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When Hurricane Maria hit Puerto Rico in 2017, many residents lost power for months – and some neighborhoods are still struggling to get electricity back up and running.

Puerto Rico had solar panel fields generating power before the hurricane, but much of it was inaccessible when the grid (or the network that delivers electricity to people) went down.

That’s one of the biggest challenges with solar energy, which provides an alternative way to power homes and businesses. The technology is still limited, not only because sunlight collection can be inconsistent on cloudy days and unavailable at night, but also because rural or remote areas often lack proper infrastructure.

Some companies are working on solutions to make solar energy technology more resilient and efficient.

Solar panel debris is seen scattered in a solar panel field in the aftermath of Hurricane Maria in Humacao, Puerto Rico on October 2, 2017.

“Solar, in the old sense, is where the system shuts off with the grid,” Yotta Solar co-founder Omeed Badkoobeh told CNN Business. “The future of solar is where systems are independent of the grid.”

After 10 years in the solar industry, Badkoobeh teamed up with researcher and co-founder Vikram Iyengar in 2016 to build a device that stores energy more effectively. The device, which holds batteries, can be placed under photovoltaic solar panels and is able to self-regulate the battery’s temperature.

The device, SolarLEAF, can be kept outside on its own, which is typically difficult to do to batteries without shortening their lifespan, especially in regions with extreme temperature fluctuations. The storing method can help cut down on costs by 40%, according to the company, because placing the device under solar panels means it’s not taking up additional space. The ability to self-regulate temperature means it doesn’t need expensive extras like an HVAC system to stay cool.

It regulates the temperature of the battery case by working like a well-insulated ice chest. It has an inner layer that uses very little energy to protect the battery, which can last over 20 years in the device, the company said.

The SolarLEAF also helps to create a microgrid system that works with or without the electrical grid.

In the wake of Hurricane Maria, Puerto Rico is installing microgrids to minimize the effect of future storms. Yotta Solar is in early talks with a Puerto Rican company to pilot its technology there. The company is also working with Translight Solar, which provides affordable solar power in Ghana, and 10Power, a company that’s investing in renewable energy projects in Haiti that can be paid back over time.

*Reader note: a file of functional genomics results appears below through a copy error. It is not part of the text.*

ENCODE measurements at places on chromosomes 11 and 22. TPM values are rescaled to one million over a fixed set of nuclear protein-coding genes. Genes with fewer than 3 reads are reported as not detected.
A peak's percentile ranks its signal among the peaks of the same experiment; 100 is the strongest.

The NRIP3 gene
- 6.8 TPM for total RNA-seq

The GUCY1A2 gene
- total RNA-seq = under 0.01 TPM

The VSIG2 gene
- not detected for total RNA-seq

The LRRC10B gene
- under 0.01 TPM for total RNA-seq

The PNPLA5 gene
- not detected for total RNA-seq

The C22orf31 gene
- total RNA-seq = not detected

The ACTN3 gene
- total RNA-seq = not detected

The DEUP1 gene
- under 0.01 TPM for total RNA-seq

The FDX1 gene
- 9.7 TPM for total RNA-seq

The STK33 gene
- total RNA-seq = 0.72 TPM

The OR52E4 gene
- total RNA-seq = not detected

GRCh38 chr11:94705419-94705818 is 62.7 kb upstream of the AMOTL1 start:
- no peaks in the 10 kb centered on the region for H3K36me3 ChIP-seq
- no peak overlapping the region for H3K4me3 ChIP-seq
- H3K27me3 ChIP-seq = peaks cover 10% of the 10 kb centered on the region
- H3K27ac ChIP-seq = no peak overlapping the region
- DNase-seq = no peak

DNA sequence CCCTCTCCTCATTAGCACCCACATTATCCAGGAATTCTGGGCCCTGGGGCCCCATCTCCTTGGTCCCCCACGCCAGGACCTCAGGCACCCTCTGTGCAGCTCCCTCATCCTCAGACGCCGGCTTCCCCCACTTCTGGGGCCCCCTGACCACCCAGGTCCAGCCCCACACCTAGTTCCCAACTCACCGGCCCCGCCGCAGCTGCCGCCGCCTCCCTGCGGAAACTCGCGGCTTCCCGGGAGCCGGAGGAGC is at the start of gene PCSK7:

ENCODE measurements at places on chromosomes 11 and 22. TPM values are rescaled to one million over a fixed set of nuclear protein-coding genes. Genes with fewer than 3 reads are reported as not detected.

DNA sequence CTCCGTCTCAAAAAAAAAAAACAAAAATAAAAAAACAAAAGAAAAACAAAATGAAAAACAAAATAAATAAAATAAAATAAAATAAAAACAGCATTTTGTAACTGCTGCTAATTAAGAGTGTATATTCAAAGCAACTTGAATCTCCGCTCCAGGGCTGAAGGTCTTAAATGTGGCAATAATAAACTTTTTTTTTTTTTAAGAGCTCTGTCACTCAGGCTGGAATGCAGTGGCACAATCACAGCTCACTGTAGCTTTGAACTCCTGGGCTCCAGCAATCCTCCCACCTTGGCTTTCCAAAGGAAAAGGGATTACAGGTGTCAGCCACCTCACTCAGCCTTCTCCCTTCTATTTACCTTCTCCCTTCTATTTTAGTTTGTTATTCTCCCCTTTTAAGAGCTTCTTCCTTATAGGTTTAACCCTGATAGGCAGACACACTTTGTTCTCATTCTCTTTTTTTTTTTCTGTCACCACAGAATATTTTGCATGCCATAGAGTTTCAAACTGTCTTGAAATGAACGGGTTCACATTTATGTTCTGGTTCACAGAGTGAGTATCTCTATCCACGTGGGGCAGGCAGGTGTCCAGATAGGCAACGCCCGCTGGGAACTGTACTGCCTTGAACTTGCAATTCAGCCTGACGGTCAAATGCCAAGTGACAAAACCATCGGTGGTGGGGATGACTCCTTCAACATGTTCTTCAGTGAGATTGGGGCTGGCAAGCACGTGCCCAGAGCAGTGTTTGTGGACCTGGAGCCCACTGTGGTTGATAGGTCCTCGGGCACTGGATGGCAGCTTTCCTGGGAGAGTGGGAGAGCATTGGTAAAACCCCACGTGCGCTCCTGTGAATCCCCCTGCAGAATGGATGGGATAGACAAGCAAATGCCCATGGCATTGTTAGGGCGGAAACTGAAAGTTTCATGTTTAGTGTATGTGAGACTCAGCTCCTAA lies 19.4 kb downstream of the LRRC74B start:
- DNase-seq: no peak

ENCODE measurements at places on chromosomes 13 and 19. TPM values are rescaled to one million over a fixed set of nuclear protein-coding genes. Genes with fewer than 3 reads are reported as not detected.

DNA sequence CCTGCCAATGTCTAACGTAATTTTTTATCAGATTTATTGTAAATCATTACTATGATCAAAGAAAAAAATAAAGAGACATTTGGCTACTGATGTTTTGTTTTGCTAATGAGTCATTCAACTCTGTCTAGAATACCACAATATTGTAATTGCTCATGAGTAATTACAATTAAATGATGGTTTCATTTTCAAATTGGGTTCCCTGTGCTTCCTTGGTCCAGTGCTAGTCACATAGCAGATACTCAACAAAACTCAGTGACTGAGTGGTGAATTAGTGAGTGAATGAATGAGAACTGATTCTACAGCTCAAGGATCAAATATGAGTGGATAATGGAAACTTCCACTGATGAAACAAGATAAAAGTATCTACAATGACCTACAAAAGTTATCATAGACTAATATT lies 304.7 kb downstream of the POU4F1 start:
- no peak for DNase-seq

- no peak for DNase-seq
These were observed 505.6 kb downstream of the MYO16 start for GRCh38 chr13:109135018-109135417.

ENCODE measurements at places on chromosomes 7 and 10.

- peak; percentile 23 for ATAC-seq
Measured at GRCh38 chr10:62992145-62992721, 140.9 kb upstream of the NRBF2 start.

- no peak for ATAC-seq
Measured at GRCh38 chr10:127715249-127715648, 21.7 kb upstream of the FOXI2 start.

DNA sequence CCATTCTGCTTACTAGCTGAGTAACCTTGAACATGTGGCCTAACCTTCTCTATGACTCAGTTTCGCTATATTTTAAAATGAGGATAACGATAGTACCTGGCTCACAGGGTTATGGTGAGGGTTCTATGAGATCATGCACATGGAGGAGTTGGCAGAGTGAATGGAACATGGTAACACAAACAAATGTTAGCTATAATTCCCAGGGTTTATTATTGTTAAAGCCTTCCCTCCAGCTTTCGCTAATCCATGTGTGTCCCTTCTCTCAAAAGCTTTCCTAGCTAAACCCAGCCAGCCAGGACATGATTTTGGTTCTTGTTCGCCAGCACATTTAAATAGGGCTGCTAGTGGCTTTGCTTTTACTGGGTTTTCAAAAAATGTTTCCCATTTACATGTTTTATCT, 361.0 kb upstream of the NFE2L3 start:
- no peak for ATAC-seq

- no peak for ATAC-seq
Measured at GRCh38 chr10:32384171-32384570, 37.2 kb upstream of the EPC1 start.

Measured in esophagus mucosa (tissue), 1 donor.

“We’re trying to create a durable infrastructure unit and work with markets where there are huge pain points,” Badkoobeh said.

Yotta Solar's energy-storing devices can be kept under photovoltaic solar panels and self-regulate the temperature of the batteries inside.

Renewable energy, like solar, is expected to be the fastest-growing source of electricity generation in the next couple of years, according to the US Energy Information Administration. Solar energy also doesn’t produce air pollutants or carbon dioxide – and systems placed on buildings have few negative effects on the environment – and it’s expected to be cheaper than fossil fuels by 2020, according to the International Renewable Energy Agency.

Companies such as Tesla and the German tech company Sonnen, owned by Royal Dutch Shell, are also creating batteries that store energy and can be paired with solar panels.

Dan Whitten, vice president of public affairs for the Solar Energy Industries Association, said energy storage is key to transitioning toward a clean energy economy.

“Storage demand is booming for both distributed and large-scale solar projects, and costs for solar and storage applications continue to fall,” Whitten told CNN Business. “The price of solar has dropped by 70% over the last decade, making it the most affordable option now in many parts of the country.”

Storage innovations are a growing area within the solar energy industry, according to Brett Simon, senior energy storage analyst with Wood Mackenzie Power & Renewables. He said state programs, such as NY-SUN in New York, offer incentives for developing solar energy systems that include storage but there’s still room for improvement.

“Cost continues to be a barrier for energy storage,” Simon said. “Any innovation that can lower balance of system costs is a boon to the market.”